Transgender model Talulah-Eve Brown has revealed why she was motivated to undergo facial feminisation to boost her career.
Talulah-Eve, 23, who was the first ever transgender contestant on Britain’s Next Top Model, underwent non-surgical feminisation, which uses injectible fillers and Botox to make the facial features appear ‘softer’.
The model told Cosmopolitan that, prior to the procedure, her pictures would often be edited to soften her features, and so she felt having the procedure would boost her chances of getting work.
Talulah, who was born Aaron, said the process ‘helped a lot career wise’.
Transgender model Talulah-Eve Brown, 23, revealed she had facial feminisation to further her career
Unlike a surgical facial feminisation procedure, which is irreversible, Talulah-Eve decided to have fillers injected into her cheeks and lips for added volume, and her chin to achieve a heart shape.
‘My features looked much harder in photos before hand and my pictures often needed a bit of editing to soften the sharper features,’ said Talulah-Eve.
‘Facial feminisation helped me quite a lot career wise, as now my features are much softer and feminine.’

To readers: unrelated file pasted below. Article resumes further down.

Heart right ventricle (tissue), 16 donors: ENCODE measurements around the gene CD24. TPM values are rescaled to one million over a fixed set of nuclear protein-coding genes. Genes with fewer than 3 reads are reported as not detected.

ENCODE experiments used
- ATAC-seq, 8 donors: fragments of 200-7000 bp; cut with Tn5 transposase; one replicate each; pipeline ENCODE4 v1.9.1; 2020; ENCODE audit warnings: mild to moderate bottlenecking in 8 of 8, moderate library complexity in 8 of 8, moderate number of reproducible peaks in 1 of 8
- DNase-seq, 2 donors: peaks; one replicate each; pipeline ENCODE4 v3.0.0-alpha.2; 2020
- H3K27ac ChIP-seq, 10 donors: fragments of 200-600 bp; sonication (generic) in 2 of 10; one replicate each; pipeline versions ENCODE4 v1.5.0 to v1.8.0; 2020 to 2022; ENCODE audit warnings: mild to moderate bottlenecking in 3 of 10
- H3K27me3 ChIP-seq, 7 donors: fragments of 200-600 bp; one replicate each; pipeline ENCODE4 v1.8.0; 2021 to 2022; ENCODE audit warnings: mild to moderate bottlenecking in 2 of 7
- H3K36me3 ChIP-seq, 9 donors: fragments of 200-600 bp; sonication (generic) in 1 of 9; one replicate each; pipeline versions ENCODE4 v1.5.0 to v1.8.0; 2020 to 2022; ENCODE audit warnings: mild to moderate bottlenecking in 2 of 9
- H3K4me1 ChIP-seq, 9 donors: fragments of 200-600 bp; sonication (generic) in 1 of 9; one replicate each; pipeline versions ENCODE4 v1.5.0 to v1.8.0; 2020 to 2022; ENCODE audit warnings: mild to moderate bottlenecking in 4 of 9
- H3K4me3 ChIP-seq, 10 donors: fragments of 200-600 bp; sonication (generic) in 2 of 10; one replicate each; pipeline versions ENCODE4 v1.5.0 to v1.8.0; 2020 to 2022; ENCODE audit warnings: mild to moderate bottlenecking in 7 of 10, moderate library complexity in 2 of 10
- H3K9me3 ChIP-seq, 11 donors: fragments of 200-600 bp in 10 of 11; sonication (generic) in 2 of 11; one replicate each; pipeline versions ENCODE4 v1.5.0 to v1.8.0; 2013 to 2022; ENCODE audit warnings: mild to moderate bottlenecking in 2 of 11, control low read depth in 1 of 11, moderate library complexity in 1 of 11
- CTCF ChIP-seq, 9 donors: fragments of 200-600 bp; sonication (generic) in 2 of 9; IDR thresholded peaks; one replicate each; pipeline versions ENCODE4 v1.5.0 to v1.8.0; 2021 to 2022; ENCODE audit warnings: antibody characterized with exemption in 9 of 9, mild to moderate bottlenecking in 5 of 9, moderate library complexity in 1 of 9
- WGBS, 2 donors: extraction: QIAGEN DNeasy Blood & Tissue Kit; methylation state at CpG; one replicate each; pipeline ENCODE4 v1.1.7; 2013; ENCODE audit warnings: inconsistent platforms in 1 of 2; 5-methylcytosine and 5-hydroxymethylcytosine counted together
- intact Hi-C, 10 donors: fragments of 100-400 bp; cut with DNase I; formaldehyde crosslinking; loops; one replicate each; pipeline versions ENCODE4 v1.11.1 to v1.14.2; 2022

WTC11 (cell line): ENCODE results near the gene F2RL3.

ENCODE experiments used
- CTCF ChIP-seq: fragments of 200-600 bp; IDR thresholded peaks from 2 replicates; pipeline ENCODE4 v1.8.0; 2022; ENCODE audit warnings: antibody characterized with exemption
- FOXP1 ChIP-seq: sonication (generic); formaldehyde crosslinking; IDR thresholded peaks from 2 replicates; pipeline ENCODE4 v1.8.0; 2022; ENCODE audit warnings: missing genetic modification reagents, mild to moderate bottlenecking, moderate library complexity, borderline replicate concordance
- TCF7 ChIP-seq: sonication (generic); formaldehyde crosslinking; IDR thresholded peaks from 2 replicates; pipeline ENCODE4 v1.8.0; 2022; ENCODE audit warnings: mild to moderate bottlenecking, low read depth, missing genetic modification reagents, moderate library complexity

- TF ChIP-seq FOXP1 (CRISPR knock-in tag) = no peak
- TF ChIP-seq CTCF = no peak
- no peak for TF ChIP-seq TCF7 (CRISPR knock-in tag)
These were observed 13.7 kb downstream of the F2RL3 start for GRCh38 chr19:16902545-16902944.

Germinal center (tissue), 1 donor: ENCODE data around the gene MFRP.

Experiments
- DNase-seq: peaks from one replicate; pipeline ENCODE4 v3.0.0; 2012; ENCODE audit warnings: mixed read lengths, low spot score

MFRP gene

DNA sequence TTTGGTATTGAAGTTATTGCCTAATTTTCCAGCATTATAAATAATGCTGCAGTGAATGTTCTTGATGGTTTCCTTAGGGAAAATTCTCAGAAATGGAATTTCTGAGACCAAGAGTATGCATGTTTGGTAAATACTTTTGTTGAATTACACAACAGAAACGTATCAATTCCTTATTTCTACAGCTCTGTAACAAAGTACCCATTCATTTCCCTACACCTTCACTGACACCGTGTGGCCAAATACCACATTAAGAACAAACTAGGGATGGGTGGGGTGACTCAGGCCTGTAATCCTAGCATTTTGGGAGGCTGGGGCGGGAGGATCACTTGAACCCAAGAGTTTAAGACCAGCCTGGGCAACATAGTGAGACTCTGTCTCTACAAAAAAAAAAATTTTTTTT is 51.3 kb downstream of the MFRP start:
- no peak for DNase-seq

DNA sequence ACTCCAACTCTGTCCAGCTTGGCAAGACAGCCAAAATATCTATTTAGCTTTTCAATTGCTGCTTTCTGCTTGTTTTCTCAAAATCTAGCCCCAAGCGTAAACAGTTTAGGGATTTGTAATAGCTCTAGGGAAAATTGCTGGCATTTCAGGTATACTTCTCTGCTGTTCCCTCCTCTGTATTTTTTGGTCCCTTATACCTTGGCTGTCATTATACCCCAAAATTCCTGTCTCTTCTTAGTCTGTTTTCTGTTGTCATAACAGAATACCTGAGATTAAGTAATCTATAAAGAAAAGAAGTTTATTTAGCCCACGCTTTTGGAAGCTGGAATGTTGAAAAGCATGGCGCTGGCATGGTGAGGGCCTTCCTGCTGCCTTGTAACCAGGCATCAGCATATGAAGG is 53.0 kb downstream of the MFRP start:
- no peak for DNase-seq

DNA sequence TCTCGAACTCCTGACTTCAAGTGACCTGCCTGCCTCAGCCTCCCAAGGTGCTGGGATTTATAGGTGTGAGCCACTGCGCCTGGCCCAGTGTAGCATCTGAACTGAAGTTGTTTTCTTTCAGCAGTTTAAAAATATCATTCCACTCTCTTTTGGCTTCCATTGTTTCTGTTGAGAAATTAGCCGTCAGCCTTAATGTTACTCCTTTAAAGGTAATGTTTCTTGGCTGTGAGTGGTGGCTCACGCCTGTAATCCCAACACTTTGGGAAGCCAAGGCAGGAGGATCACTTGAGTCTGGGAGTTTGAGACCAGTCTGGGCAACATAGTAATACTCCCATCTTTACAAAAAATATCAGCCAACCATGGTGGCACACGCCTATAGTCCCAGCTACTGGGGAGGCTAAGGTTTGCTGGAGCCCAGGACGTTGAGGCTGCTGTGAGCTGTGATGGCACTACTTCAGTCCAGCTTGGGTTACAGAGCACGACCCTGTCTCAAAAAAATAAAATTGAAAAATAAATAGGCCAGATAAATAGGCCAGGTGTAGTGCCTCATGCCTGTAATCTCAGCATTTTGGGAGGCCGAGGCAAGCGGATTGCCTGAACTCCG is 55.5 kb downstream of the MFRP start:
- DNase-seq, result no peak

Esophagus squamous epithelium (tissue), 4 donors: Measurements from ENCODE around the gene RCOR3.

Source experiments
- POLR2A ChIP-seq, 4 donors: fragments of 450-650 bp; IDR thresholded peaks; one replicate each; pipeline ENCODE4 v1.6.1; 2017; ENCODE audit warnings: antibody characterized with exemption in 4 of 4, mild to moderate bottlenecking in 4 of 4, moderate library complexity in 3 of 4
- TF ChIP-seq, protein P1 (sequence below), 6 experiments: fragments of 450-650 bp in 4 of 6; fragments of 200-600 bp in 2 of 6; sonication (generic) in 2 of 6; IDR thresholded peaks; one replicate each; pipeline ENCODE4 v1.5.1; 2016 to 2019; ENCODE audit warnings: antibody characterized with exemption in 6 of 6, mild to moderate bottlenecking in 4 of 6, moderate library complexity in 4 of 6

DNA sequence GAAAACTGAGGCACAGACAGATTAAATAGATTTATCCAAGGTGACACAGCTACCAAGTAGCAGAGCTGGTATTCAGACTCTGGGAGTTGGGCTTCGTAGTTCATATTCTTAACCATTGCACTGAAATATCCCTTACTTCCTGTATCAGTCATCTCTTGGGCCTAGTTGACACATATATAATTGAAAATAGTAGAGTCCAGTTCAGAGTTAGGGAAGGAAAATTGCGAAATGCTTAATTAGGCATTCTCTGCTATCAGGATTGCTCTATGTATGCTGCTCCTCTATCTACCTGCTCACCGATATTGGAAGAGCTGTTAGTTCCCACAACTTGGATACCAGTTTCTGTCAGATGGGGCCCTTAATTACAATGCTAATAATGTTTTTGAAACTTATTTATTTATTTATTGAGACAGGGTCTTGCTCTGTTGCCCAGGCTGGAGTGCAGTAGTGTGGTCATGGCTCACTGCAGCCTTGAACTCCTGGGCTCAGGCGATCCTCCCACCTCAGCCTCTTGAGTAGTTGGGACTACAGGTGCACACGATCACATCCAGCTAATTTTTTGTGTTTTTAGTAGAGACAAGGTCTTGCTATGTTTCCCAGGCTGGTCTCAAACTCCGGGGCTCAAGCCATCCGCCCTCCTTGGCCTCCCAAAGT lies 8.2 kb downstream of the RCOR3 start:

Talulah, who was born Aaron, said her pictures would be edited and her features softened during shoots
She worried that she would be single forever and friendless once she started her transition
Her four-year transition started in 2015, when she began taking hormones to widen her hips and soften her voice, before getting breast implants and undergoing gender confirmation surgery in 2016.
But coming out as transgender was the start of a long and difficult journey.
She said: ‘I honestly started my transition thinking no boy was ever going to look at me, that I’d always be single.
‘I thought I’d have no friends, I thought I’d have no family, I thought I’d probably not have a job, but I have all those things now.
Now she said she’d ‘never look back’.
Talulah made history being the first ever trans contestant on Britain’s Next Top Model
Talulah recently revealed the extent of transphobic abuse she received online, telling of how she has been threatened with acid attacks.
She tweeted: ‘I’m never really one to go on and on about the trolling I receive but when people threaten me with an ‘acid attack’ it’s just hard to fathom what goes on in people’s minds in order to say sickening things like that’.
A source close to Talulah told The Sun: ‘People can be so hateful and it can get quite ugly. She’s used to being yelled at in the streets, even before she became famous.
‘This acid threat has definitely knocked her for six. We’ve all seen how it’s become something of a trend.’